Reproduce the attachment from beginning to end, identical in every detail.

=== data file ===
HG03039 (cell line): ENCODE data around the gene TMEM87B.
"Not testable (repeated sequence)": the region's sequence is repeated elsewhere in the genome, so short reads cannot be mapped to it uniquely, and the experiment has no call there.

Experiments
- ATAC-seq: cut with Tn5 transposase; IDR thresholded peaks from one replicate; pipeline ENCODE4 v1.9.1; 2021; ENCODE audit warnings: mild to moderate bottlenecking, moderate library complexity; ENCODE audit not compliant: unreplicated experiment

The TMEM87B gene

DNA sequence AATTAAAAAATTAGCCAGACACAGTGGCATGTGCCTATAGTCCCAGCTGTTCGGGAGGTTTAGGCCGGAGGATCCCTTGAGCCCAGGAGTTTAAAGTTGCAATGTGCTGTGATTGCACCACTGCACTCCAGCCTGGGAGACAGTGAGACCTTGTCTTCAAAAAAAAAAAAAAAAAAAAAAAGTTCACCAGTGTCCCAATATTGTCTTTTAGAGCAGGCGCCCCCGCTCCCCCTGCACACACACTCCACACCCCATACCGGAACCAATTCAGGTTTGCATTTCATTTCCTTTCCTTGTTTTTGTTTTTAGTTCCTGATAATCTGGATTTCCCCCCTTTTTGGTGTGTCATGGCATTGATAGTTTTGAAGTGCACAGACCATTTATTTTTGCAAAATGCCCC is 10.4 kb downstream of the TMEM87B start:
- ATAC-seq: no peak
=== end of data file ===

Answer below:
HG03039 (cell line): ENCODE data around the gene TMEM87B.
"Not testable (repeated sequence)": the region's sequence is repeated elsewhere in the genome, so short reads cannot be mapped to it uniquely, and the experiment has no call there.

Experiments
- ATAC-seq: cut with Tn5 transposase; IDR thresholded peaks from one replicate; pipeline ENCODE4 v1.9.1; 2021; ENCODE audit warnings: mild to moderate bottlenecking, moderate library complexity; ENCODE audit not compliant: unreplicated experiment

The TMEM87B gene

DNA sequence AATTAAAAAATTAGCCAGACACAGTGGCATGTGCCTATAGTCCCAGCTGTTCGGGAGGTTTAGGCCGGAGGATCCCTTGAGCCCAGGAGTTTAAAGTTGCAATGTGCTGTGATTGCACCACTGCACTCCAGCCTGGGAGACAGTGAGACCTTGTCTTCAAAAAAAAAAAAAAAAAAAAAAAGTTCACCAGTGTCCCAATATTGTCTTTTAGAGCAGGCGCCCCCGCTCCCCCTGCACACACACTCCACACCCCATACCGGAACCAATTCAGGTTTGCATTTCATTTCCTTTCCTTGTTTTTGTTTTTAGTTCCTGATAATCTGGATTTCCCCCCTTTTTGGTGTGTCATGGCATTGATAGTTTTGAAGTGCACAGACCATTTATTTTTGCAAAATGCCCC is 10.4 kb downstream of the TMEM87B start:
- ATAC-seq: no peak